One of the most common human beliefs about death is that there is some sort of afterlife that is different than this. This usually takes the form of a heaven and hell where people are sent based on how they lived their life. In fact, an afterlife is one of the key tenants of most (if not all) religions. Unfortunately, most religions believe they have a monopoly on truth when it comes to this issue which prevents religions from being compatible. Our consciousness on this plane of reality is a one time event, after this our spirit shoots off to another universe where we will either suffer greatly for our misdeeds (which can be simply not having the “right” faith) or be rewarded eternally for our faith (even if that faith requires us to kill innocent people).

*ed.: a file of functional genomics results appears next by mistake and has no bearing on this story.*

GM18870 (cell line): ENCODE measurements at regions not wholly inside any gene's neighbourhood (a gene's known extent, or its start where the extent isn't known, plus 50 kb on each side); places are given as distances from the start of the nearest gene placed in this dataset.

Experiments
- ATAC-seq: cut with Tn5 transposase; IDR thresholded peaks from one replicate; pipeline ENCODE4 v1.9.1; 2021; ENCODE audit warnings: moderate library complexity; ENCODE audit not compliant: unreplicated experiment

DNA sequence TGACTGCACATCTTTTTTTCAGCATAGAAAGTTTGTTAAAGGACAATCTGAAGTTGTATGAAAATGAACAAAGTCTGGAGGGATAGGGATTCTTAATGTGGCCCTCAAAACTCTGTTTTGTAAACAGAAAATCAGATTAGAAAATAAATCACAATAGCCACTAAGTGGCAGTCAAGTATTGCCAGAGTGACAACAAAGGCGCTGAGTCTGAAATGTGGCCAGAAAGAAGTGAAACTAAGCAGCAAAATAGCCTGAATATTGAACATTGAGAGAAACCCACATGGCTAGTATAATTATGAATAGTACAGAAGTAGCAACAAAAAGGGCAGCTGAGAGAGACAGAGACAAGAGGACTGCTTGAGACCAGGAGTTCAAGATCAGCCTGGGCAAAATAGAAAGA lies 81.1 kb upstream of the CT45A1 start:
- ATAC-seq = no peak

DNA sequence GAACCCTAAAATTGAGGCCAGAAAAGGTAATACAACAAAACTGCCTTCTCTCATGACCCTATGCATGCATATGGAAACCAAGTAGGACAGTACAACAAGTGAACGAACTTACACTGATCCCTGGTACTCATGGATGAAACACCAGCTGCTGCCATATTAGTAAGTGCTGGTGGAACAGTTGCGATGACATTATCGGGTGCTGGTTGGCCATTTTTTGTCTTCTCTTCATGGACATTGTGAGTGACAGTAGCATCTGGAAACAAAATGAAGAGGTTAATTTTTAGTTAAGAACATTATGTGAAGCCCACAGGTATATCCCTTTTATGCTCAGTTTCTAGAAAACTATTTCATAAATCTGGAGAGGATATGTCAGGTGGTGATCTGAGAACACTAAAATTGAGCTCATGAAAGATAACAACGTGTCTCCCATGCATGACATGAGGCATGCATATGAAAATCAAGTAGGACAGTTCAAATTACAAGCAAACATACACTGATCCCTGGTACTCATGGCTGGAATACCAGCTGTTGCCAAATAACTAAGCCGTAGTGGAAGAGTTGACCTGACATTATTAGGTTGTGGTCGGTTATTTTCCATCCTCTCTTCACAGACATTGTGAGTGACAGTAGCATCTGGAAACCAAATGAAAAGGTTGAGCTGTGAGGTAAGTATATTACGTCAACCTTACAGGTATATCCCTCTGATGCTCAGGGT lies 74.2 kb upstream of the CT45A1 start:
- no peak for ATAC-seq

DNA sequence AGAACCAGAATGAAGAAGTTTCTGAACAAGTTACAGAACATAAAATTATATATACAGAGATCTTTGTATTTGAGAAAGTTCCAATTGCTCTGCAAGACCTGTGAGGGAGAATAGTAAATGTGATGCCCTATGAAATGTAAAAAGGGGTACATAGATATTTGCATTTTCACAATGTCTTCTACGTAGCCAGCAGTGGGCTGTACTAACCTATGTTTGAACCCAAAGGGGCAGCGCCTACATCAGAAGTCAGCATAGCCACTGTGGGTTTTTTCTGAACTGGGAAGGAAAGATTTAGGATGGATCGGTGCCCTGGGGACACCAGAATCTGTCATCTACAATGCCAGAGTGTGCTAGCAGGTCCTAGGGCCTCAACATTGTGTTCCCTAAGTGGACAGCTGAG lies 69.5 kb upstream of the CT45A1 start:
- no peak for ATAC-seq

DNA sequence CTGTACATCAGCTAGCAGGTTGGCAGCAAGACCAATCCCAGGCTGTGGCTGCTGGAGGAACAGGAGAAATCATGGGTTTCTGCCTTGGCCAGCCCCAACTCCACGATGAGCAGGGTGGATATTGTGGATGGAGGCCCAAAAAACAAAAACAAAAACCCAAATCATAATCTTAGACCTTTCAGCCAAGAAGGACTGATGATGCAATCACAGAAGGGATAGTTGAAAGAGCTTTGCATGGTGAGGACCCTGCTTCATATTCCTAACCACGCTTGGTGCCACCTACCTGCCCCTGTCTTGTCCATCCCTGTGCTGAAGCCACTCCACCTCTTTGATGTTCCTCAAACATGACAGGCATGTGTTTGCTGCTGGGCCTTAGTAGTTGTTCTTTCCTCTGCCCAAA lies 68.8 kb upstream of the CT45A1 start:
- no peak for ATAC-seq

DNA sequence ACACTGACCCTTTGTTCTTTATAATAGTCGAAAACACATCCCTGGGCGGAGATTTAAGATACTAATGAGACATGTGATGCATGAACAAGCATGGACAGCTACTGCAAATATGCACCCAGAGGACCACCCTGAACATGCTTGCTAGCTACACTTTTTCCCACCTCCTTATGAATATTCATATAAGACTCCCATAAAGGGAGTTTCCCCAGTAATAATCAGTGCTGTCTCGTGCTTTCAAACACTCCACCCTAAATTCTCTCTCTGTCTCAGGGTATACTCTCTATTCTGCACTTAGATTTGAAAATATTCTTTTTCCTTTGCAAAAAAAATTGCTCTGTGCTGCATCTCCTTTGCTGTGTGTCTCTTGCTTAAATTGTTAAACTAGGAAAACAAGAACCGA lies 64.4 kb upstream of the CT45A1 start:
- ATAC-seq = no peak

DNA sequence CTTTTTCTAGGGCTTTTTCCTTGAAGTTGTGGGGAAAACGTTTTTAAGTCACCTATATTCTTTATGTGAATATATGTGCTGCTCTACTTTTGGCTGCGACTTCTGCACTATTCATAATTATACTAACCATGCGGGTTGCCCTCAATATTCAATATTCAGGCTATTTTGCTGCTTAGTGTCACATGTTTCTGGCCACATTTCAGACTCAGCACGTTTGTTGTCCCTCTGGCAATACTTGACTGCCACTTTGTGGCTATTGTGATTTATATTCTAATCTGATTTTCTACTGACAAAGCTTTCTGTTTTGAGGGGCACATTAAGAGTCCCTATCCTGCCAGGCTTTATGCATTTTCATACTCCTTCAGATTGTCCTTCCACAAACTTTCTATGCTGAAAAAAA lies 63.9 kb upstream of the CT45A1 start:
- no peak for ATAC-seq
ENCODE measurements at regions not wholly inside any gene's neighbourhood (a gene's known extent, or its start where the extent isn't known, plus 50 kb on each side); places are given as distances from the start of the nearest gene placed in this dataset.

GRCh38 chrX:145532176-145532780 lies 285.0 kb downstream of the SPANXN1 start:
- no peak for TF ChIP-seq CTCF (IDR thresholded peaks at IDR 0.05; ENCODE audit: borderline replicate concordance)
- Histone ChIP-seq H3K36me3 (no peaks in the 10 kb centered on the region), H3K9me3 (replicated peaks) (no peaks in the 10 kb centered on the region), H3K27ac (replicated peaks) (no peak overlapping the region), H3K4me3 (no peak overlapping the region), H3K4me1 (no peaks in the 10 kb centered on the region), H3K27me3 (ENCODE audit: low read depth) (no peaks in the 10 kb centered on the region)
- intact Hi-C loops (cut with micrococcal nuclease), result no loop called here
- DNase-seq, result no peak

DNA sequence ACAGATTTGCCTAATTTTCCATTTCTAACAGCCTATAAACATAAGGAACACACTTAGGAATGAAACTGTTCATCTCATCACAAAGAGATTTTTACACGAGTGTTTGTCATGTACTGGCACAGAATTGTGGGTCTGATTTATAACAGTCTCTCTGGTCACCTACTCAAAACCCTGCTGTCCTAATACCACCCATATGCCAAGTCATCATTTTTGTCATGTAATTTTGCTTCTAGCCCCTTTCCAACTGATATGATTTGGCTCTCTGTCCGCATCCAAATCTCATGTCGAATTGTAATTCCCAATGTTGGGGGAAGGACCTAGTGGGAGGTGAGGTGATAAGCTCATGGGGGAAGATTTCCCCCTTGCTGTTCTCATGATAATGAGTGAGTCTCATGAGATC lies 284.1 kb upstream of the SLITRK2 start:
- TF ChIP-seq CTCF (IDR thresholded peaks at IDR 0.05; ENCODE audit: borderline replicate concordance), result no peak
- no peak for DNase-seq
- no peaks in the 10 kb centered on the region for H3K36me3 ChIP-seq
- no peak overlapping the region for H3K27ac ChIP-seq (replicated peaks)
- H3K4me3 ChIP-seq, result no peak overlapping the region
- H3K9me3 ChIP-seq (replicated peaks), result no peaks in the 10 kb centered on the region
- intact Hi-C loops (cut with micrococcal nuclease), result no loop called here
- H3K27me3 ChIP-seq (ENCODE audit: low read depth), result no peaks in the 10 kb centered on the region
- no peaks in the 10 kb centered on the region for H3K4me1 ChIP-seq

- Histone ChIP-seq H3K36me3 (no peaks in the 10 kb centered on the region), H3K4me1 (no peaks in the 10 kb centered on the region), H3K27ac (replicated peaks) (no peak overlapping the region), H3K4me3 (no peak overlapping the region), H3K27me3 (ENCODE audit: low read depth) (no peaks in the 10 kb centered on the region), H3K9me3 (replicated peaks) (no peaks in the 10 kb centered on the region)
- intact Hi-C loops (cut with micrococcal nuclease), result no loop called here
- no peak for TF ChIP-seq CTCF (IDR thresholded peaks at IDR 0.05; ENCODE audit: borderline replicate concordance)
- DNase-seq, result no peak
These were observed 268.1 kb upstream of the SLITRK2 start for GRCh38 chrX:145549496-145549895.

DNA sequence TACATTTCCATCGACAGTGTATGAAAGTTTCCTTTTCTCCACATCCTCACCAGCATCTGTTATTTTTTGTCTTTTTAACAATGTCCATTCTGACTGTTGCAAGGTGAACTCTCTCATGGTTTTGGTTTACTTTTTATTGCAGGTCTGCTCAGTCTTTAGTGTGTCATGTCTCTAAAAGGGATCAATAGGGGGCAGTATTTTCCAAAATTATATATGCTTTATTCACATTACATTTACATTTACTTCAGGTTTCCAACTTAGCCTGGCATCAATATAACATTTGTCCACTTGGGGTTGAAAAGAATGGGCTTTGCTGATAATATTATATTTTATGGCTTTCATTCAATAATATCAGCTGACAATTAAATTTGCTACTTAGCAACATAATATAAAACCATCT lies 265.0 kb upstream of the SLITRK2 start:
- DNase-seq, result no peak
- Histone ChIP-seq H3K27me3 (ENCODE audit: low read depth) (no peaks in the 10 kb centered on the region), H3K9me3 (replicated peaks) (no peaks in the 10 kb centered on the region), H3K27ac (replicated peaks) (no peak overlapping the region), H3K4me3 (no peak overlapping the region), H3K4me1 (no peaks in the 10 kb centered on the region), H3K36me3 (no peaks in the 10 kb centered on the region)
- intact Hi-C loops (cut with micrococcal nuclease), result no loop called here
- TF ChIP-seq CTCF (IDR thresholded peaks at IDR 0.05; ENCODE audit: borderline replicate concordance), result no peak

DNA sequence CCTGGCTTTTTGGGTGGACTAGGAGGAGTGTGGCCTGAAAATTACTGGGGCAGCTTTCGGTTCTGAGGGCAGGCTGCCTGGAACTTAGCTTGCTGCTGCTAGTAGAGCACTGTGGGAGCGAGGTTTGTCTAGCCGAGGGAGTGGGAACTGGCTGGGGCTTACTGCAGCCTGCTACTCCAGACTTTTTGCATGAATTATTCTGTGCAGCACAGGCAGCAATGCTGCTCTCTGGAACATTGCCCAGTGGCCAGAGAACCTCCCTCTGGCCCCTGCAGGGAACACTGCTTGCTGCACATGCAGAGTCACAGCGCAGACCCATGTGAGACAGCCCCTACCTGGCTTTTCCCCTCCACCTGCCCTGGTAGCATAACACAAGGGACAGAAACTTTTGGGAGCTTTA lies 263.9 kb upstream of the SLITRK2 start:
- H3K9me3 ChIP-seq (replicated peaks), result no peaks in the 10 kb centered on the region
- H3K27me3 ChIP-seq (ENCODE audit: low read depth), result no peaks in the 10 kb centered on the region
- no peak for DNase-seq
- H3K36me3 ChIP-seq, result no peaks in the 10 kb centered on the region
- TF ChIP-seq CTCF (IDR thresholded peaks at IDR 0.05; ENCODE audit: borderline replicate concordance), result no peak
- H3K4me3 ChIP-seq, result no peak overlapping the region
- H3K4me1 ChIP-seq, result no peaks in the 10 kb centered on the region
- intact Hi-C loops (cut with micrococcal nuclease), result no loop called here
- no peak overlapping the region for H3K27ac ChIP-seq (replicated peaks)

I am pretty open to the idea that our consciousness exists outside of the body, that it somehow communicates with another dimension in a way that science has yet to decipher… hell, I’m even open to the idea that this is a one-time ride and afterwards we move on to another dimension that is vastly different than this. But, I can’t really believe any of the religions have the details correct. It is simply impossible for all of them to be right and pretty unlikely that any one of them is. Many organized religions not only require faith in the unseen, they require faith that our current reality is wrong. They require a belief that science and nature are lying to us, and instead we should trust our subjective feelings.